ELL Teaching Tip of the Week: Teach Verb Conjugations
My oldest son is going to school in French and Arabic, and he spends long hours memorizing verb conjugations. (And I do mean long hours, in and out of class, in third grade!) While this seems excessive to us (or at least to me), it is done because verb conjugations in both of these languages are complex and difficult and are required for students to be able to speak and write correctly in these languages. In English, we tend to gloss over verb conjugations because there is so little to them. However, our language learners often have a hard time with verbs for two reasons:
1.) In their heads, they have 5 or 6 different words for a verb and so they expect there to be 5 or 6 different words in English to correspond to the words they have, even when there is just one.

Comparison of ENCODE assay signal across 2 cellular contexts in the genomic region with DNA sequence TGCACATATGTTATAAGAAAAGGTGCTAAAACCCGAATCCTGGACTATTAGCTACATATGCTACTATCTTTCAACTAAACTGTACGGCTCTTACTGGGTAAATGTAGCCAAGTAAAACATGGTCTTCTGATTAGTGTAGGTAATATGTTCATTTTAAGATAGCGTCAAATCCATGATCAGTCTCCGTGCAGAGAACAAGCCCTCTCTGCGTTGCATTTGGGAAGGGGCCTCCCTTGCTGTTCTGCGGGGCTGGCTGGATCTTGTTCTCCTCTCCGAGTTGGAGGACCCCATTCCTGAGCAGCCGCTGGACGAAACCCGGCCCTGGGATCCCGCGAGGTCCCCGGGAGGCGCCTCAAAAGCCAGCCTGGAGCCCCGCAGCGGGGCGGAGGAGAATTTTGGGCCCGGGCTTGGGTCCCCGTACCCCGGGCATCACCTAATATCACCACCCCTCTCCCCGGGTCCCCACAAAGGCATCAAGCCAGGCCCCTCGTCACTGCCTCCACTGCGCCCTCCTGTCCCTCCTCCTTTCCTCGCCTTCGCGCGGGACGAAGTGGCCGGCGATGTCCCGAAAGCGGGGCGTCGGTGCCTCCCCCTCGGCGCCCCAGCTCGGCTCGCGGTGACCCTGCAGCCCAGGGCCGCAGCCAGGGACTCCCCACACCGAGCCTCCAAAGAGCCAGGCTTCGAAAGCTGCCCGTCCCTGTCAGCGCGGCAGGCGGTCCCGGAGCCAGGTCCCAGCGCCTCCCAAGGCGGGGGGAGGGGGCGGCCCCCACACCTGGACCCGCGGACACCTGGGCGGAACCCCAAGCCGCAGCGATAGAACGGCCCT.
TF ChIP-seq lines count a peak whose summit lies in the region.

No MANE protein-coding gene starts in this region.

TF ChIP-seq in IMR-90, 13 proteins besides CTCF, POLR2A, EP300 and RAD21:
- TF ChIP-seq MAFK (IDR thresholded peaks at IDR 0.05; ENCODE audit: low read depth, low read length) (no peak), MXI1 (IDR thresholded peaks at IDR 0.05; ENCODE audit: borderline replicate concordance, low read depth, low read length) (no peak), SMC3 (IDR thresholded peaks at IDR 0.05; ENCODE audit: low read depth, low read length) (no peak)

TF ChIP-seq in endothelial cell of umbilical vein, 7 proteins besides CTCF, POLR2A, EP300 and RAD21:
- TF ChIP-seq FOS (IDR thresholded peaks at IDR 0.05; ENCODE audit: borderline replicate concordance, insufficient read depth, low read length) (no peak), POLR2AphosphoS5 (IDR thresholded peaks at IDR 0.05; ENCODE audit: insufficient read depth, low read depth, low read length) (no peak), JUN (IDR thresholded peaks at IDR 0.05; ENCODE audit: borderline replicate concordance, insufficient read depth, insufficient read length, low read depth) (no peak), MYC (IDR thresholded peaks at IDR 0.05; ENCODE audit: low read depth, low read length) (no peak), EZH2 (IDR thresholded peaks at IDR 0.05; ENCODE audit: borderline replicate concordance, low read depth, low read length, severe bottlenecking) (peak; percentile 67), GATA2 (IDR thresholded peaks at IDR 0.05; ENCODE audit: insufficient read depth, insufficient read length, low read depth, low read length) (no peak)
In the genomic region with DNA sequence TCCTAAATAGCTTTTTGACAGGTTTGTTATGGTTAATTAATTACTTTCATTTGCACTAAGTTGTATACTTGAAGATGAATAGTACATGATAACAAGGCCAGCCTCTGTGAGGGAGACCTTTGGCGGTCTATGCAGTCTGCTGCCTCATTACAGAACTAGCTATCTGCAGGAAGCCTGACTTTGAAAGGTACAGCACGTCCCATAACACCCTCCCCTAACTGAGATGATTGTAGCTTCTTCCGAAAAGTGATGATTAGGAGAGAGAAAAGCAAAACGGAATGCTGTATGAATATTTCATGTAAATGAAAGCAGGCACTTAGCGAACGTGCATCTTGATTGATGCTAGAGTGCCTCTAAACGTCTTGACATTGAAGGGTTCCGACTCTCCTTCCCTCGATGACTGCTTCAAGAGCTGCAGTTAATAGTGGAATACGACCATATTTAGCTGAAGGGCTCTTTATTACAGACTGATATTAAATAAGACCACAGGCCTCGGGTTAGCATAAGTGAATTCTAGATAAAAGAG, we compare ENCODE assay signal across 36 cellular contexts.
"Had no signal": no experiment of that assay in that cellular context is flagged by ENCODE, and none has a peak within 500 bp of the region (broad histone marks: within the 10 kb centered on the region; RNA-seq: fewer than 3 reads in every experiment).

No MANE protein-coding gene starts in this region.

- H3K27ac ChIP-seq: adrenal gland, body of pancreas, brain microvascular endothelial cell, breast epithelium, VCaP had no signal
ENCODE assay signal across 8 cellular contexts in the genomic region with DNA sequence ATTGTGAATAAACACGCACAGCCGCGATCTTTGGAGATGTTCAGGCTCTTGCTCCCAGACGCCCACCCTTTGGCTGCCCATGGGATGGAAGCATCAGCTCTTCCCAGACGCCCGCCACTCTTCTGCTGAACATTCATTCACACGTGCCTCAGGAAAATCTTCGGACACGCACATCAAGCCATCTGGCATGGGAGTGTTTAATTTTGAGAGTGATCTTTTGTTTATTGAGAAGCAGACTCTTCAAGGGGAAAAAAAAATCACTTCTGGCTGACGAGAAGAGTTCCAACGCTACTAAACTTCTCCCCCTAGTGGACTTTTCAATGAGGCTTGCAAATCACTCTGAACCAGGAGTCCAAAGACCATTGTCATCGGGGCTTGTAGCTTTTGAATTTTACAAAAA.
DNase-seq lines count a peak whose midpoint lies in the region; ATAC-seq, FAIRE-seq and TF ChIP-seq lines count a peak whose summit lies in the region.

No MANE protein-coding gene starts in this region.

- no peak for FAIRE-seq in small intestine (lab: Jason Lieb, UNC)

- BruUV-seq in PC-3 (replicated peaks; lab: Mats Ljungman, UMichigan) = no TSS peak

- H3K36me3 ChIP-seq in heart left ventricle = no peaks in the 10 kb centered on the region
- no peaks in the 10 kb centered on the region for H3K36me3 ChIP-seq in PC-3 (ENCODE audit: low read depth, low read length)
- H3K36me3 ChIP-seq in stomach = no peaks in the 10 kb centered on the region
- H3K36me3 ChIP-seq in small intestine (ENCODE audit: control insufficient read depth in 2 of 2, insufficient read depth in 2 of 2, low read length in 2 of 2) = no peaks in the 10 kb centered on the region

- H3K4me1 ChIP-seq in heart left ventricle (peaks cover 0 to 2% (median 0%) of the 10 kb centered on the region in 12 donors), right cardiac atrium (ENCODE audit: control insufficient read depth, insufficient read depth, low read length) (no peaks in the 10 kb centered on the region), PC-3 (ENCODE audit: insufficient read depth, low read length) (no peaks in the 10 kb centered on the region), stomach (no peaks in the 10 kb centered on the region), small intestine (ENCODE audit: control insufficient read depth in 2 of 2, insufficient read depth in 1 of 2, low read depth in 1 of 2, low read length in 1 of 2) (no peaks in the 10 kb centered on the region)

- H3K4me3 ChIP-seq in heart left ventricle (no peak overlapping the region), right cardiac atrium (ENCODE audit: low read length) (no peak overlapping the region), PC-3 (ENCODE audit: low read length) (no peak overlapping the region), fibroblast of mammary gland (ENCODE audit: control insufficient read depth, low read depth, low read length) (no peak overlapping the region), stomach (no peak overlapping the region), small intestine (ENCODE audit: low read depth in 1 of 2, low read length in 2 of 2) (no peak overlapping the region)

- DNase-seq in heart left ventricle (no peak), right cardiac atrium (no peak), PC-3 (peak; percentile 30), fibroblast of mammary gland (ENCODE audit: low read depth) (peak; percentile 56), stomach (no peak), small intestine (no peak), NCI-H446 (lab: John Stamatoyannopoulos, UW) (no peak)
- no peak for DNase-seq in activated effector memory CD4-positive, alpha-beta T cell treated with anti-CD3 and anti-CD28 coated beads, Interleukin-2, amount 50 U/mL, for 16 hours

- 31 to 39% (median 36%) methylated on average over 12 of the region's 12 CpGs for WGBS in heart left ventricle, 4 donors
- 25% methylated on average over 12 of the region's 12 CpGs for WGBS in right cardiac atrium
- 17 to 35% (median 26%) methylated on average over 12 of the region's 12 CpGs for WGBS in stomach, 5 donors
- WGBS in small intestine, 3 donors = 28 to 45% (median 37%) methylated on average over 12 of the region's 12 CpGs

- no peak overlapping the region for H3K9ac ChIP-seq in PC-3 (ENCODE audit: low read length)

2.) Different languages conjugate verbs differently for male and female and place a male or female tag onto inanimate objects. Many English Language Learners then expect this to carry over to English and can’t figure out why the eraser isn’t a “she” and why the verb for “falls” doesn’t change because of this fact.
Now, I don’t suggest spending hours memorizing English verb conjugations, but I do spend time conjugating English verbs so that they can see the similarities and the differences. I also point out the similarities and differences that I know and encourage my students to find as many similarities and differences as they can, so that they will cement in their minds. My students show those differences by filling out on a sheet that shows 1.) the connection between the past, present and future tenses and 2.) allows them to compare the conjugations of these verbs in their home language and in English. You can download this sheet free from Google Docs if you would like to use it with your class.
How do you work on verb conjugations with your English Language Learners?
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